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Melatonin – The Importance of the Sleep Hormone

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Time for Bed Shows Insomnia Or Tiredness

Melatonin is the Hormone that is invariably associated with a good night's sleep. Many people don't even realize that it's a hormone. That's because Melatonin is regulated as a supplement in the United States. You have to get a prescription for Melatonin in many countries, but that's not the case here.

This Hormone is primarily released by the Pineal Gland and helps promote normal sleeping habits. While the Circadian Rhythm can exist without the presence of Melatonin, the Hormone does aid greatly in sleep regulation. Many people are aware of Tryptophan only because of its association with Thanksgiving Turkey, but Melatonin is actually derived from this essential amino acid.

Melatonin and Blue Light

Because Melatonin is intrinsically tied to sleep, its secretion is inhibited by light, specifically blue light. Blue is the primary shade of the daytime sky, but unfortunately, the brain interprets artificial blue light as daylight. The ubiquity of screens in our daily life leads many to produce insufficient levels of Melatonin. Melatonin levels in the blood stream are significantly higher at night than during the day (approximately ten times higher, in fact!)

How Does Melatonin Impact Human Function?

It's believed that Melatonin plays a more complex role in animals that are more impacted by seasonal changes, but that doesn't mean that humans aren't affected by the Hormone. While researchers are just beginning to explore the complexity of Melatonin in humans, it's believed to help the different systems and organs of the body stay on the same circadian rhythm.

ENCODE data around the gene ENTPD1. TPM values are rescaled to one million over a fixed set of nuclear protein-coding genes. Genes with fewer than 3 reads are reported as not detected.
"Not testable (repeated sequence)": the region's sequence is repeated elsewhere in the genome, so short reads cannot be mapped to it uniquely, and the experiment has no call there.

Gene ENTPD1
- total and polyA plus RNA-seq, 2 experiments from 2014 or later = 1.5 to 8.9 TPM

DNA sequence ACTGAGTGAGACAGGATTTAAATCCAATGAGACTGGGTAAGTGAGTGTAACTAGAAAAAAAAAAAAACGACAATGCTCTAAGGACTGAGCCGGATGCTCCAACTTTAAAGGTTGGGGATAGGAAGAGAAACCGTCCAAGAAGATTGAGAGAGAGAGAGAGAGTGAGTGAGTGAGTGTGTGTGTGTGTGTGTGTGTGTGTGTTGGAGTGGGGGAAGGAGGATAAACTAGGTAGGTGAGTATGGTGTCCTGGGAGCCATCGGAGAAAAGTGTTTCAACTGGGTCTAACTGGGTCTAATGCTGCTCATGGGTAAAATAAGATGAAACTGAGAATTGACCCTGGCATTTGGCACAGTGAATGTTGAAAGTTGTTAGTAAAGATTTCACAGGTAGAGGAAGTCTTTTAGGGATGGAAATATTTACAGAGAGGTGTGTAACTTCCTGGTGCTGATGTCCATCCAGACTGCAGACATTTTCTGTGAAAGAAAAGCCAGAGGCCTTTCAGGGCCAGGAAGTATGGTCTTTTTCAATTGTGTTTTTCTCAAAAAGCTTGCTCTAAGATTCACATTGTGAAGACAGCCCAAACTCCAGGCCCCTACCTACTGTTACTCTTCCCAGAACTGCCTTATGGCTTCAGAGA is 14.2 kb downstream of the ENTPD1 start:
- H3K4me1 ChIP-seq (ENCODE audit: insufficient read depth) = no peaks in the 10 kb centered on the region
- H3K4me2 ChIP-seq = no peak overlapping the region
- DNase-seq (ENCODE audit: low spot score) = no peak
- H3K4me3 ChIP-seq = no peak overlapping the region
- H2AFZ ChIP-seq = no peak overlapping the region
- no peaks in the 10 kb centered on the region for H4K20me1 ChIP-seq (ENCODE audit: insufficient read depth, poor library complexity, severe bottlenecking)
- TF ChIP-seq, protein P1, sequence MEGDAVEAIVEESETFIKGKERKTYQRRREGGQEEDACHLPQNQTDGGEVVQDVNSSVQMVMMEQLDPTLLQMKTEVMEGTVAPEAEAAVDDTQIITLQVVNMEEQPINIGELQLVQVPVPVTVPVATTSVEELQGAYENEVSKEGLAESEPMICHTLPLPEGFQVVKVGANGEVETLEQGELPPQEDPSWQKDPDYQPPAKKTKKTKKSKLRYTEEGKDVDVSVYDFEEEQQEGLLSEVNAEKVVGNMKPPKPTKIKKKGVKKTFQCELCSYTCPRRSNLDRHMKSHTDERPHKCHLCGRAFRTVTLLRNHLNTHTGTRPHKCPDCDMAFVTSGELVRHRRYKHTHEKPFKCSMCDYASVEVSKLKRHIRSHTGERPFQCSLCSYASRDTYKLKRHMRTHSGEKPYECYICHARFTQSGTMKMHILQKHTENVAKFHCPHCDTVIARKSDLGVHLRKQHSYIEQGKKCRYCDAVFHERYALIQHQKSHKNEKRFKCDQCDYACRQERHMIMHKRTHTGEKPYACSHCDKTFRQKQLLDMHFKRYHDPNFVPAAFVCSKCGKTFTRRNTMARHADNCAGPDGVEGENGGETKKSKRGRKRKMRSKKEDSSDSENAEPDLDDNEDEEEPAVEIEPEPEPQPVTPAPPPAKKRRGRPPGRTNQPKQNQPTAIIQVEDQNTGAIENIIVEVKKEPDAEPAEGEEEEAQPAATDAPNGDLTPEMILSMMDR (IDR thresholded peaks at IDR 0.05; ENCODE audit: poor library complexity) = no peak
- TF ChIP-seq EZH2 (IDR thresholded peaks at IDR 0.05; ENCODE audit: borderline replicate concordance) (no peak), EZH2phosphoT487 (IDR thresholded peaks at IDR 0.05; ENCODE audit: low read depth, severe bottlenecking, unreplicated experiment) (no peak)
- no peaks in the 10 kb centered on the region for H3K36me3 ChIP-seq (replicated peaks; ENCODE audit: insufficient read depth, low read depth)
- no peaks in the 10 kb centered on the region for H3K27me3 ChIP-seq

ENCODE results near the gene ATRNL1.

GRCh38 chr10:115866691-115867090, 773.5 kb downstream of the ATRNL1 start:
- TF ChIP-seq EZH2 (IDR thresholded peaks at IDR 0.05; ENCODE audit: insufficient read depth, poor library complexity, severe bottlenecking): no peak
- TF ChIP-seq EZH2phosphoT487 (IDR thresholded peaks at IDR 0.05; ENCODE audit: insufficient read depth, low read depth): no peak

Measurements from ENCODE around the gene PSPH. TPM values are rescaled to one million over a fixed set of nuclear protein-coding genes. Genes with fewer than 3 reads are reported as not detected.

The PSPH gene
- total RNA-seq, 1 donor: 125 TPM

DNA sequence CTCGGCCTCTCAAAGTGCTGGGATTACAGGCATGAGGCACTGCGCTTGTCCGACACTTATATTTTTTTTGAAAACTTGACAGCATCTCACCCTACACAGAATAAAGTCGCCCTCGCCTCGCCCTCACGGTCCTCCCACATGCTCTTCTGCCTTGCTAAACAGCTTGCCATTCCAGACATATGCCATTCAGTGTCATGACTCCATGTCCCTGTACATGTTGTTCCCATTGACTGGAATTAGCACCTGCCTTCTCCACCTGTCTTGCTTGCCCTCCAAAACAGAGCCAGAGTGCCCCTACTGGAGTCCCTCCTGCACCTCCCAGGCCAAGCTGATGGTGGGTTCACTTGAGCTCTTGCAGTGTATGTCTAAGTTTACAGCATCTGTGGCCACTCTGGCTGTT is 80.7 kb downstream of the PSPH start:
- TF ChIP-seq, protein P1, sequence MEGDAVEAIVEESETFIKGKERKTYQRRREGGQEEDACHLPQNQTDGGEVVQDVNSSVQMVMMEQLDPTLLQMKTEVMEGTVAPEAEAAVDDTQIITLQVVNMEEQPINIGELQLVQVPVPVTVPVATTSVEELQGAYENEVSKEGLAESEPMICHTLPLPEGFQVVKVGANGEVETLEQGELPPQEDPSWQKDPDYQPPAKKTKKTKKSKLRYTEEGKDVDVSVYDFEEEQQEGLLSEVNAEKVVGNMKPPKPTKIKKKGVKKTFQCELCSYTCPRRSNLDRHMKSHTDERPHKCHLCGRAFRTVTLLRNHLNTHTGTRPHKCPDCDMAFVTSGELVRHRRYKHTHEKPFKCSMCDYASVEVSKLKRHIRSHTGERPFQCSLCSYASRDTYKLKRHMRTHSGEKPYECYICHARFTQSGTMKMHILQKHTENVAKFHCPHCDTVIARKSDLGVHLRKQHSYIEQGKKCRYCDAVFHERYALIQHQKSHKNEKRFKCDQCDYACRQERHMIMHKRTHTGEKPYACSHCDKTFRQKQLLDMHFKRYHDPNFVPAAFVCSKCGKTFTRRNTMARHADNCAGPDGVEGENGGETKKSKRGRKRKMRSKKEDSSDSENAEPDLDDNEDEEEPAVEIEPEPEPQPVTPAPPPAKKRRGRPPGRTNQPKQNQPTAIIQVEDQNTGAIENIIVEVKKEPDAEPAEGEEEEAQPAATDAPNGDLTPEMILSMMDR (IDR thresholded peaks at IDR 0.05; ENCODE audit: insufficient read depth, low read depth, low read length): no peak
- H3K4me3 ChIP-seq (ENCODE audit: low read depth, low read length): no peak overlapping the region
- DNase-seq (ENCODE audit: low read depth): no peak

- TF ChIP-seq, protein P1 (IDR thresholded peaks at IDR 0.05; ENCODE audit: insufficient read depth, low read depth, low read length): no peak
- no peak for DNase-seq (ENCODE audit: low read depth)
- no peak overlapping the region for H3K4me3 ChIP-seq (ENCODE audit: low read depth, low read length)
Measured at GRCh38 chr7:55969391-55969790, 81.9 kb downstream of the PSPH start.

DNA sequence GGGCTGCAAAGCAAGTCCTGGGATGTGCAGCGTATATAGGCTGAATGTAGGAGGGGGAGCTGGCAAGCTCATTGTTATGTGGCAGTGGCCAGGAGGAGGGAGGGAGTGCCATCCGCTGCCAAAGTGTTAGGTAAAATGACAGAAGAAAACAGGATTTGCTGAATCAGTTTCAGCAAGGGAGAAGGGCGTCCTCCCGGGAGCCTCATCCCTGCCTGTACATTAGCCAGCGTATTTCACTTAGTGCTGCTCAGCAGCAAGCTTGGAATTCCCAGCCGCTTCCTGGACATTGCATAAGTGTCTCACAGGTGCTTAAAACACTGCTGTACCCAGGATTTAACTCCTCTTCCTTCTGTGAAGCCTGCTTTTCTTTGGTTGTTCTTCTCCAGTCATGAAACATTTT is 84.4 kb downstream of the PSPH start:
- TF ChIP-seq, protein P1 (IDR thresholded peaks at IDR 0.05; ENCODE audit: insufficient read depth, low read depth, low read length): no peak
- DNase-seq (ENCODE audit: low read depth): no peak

Melatonin is important because it helps us drift to sleep more readily, and it also helps us sleep more deeply through the night. Like many other hormones like Testosterone and HGH, Melatonin peaks during childhood and adolescence then declines slowly for the rest of one's life. Melatonin production drops by 75% or more from 20 to 70.

There's also evidence that Melatonin plays a role in the metabolic cycle of HGH Production. The body produces the highest volume of Growth Hormone during deep sleep. There are studies that suggest that Melatonin plays a supporting role in the production of this crucial metabolic and restorative Hormone.

Melatonin Supplements for Short Term and Ongoing Use

Melatonin Supplements can be a useful tool to help you sleep better and live a healthier life. It's used to help people overcome the effects of insomnia, and it's also very effective at assisting people to overcome the detrimental effects of irregular work schedules, jet lag, and over-exposure to bright light. Low Dose Melatonin Supplements can help older men and women improve sleep quality as natural production wanes.

The best time to take Melatonin is about half an hour before bed. Melatonin Dosage depends heavily on the duration of intended use. Short-term resets can involve larger Melatonin doses, but long-term use should seek to emulate natural, youthful production. If you're new to Melatonin, start around one milligram and see how well it works. Five milligrams should be the maximum for regular use.

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